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Saks' shares soar after report it may seek sale

NEW YORK (AP) -- Shares of Saks Inc., which operates Saks Fifth Avenue, soared to their highest point since 2008 on Wednesday, extending a rally from Tuesday on a news report that the luxury retailer is considering seeking a sale of the company.

THE SPARK: The rally came a day after the retailer reported adjusted results that topped analysts' expectations and that revenue at stores open at least a year climbed a robust 5.9 percent.

This figure is a key indicator of a retailer's health because it excludes results from stores recently opened or closed.

Saks anticipates revenue at stores open at least a year will be up 4 percent to 6 percent for the rest of the year.

But shares surged after The New York Post's online report posted after the close of regular trading that Saks has hired Goldman Sachs to explore strategic alternatives. The options include a possible sale of the company, according to the paper.

The Post reported that Saks will be shopped around to sovereign-wealth funds in the Middle East and Asia. It cited sources it did not name.

Julia Bentley, a Saks spokeswoman, declined to comment saying, "It is our long-standing policy not comment on rumors or speculation."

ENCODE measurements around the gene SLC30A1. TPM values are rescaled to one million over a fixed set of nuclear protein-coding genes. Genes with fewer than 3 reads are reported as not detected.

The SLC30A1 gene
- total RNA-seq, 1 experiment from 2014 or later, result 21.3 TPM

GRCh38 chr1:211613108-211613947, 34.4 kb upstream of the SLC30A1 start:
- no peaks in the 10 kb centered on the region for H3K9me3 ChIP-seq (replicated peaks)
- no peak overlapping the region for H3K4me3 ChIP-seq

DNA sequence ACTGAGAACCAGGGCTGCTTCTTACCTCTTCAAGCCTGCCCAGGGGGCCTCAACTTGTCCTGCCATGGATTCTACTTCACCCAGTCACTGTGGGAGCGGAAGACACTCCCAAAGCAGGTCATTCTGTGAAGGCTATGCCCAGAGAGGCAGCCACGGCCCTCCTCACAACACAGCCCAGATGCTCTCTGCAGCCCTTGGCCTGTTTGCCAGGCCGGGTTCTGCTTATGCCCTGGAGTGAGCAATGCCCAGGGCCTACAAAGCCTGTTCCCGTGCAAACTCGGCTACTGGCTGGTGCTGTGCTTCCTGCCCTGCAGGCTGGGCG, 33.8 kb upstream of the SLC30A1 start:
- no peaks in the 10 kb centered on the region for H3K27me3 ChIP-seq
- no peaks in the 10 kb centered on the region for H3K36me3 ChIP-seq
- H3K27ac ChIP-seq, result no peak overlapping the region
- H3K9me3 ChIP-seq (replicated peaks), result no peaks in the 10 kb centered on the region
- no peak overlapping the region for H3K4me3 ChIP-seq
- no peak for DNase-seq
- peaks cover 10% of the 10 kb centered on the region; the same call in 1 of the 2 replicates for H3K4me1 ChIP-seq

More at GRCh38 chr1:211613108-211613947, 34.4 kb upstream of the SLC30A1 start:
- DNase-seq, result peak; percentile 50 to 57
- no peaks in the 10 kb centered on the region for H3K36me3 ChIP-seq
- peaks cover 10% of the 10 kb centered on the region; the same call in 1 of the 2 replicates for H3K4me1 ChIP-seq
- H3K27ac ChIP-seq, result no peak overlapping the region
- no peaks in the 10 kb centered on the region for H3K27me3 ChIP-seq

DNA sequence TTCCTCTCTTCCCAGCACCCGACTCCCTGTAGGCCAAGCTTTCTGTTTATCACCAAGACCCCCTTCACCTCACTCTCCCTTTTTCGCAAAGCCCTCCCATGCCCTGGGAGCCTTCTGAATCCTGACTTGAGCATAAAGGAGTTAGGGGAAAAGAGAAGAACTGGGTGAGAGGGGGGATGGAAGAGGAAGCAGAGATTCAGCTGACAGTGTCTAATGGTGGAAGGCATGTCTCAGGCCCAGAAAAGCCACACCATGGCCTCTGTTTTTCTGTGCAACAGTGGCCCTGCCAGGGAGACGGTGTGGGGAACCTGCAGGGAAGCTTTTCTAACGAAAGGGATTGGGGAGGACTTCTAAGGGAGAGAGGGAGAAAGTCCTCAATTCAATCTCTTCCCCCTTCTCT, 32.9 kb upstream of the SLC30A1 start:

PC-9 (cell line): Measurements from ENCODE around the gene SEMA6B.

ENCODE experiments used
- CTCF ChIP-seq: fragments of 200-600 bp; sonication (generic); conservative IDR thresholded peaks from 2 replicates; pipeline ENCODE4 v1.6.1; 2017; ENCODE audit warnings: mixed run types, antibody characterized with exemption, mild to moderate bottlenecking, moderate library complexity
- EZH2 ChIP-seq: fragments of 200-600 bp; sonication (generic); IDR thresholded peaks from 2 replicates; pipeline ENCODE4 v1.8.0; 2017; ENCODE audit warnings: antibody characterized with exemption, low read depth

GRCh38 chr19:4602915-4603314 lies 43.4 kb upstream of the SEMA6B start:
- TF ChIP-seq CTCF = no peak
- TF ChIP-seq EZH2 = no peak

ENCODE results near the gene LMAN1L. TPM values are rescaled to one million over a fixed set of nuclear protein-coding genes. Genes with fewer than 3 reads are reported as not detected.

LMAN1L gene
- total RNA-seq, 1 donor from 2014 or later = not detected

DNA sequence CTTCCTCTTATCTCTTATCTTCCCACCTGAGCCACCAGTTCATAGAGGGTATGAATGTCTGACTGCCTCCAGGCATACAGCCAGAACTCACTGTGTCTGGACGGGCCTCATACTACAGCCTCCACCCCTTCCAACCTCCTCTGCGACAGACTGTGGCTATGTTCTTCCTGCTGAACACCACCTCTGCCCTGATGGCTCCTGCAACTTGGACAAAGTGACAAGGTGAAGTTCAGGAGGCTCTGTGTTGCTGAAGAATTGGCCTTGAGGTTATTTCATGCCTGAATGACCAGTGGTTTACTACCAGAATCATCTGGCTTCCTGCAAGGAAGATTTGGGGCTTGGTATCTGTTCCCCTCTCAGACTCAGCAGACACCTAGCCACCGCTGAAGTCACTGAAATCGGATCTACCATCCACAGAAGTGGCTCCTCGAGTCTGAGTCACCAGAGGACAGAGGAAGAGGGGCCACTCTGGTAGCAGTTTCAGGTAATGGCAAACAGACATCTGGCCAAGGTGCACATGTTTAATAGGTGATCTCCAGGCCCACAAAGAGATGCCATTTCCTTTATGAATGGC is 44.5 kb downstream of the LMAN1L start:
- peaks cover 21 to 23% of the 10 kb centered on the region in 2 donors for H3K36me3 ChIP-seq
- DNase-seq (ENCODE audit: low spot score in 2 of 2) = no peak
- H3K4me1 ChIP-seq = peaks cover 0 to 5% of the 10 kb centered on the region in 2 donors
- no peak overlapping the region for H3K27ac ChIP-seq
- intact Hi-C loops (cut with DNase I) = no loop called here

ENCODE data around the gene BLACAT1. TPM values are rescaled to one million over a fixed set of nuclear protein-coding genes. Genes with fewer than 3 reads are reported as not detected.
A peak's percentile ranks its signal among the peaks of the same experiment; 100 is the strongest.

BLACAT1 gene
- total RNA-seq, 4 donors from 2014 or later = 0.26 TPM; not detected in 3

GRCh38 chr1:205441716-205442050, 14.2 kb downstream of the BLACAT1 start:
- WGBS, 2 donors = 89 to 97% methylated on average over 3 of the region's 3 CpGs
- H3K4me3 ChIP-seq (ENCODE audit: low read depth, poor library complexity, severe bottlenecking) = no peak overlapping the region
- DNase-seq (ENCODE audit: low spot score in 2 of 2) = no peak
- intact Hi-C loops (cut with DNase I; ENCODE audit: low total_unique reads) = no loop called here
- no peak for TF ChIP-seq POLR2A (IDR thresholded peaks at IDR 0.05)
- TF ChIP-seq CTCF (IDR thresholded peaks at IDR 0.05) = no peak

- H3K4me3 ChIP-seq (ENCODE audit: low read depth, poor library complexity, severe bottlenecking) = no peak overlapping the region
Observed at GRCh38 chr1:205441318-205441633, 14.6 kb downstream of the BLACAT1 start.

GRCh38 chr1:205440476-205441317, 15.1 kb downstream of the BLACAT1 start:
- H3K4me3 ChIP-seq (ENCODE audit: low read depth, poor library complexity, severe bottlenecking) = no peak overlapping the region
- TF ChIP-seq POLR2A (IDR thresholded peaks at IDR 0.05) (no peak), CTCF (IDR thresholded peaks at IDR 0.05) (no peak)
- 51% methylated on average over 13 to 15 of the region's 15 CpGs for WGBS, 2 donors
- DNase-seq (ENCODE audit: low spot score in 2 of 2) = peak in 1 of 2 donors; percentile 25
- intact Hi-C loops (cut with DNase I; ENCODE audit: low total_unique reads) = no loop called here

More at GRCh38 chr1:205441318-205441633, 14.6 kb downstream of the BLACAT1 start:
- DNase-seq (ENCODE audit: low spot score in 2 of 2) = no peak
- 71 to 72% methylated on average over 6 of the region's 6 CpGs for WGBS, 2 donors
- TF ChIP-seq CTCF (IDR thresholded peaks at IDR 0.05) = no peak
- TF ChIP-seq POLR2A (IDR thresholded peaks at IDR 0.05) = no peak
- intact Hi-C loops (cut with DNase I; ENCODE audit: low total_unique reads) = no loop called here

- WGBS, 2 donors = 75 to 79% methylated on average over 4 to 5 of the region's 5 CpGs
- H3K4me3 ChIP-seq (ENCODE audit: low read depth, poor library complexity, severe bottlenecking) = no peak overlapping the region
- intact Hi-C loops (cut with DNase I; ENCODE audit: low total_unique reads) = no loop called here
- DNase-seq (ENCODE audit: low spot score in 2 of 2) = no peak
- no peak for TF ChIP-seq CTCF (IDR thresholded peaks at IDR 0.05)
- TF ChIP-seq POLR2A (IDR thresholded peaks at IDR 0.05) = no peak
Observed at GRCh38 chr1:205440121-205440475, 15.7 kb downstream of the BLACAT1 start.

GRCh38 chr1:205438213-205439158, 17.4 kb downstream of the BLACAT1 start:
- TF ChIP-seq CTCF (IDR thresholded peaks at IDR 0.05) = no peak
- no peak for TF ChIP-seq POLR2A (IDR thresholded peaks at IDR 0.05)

Michael Binetti, an analyst at UBS, estimated that a private buyer could pay $16 per share for Saks.

THE BACKGROUND: Under its CEO Steve Sadove, Saks has been working hard to update its stores while merging its physical stores with its online business. The company is investing in an ambitious multiyear project with Oracle that will help create a more seamless experience for those who want to shop online and in its stores.

SHARE ACTION: Shares of Saks rose 15 percent, or $2.06, to $15.73 in morning trading on Wednesday. On Tuesday, the stock rose 11 percent to $13.67 in regular trading, and shares climbed even more after 4 p.m. when the Post story came out.

Saks shares had previously traded anywhere from $9.24 to $13.69 over the past 12 months.